City Officially Opens Sycamore Hill Gateway Plaza
GREENVILLE, N.C. — Future generations who visit the Town Common in Greenville will now be able to learn more about the families, neighborhood, businesses, and church that once occupied the riverfront site by strolling through the park's newest feature.
City officials joined former residents of the area and members of the Sycamore Hill Baptist Church on Tuesday morning in cutting the ribbon for the Sycamore Hill Gateway Plaza, a commemoration of the history of the former Shore Drive neighborhood and Sycamore Hill Baptist Church. The plaza provides a prominent entrance into west end of the Town Common and offers a series of walls with photographs and descriptions of the area's past.
"People and their memories are subject to fade away," City of Greenville Council member Monica Daniels, a former resident of the neighborhood, said. "But a project like this puts those memories into photos and descriptions that will help all of us know the history for years to come."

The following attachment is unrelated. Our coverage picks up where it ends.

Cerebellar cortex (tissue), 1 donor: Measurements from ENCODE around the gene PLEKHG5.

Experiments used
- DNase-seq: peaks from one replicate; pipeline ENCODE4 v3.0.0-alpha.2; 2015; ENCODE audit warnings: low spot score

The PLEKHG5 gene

The project was constructed by the Berry Building Group at a cost of $1.9 million. It took just more than a year to complete.
"For years to come, residents and visitors now have the opportunity to stroll through this gateway plaza and learn about the families and businesses that once thrived here and the influence that the Sycamore Hill Missionary Baptist Church had on the community," Greenville Mayor P.J. Connelly said. "This was once a community hub. Today, I think we have taken steps toward making it that way again."
In addition to the walls that vary in height and tell the story of the neighborhood, the plaza also includes a tower in the former location of the Sycamore Hill Baptist Church's bell tower and a terraced viewing area that faces the Tar River. The tower and several of the walls include stained glass that matches that the church once featured.
Alton Harris, a member of Sycamore Hill Advisory Group, said he grew up in the neighborhood, which was demolished as part of an urban renewal project in the late 1950's and 1960's. The church remained until a fire destroyed it in 1969.
"I want everyone to go back and talk to your friends and neighbors and have them come out to enjoy this beautiful area and learn about the history of Sycamore Hill," Harris said.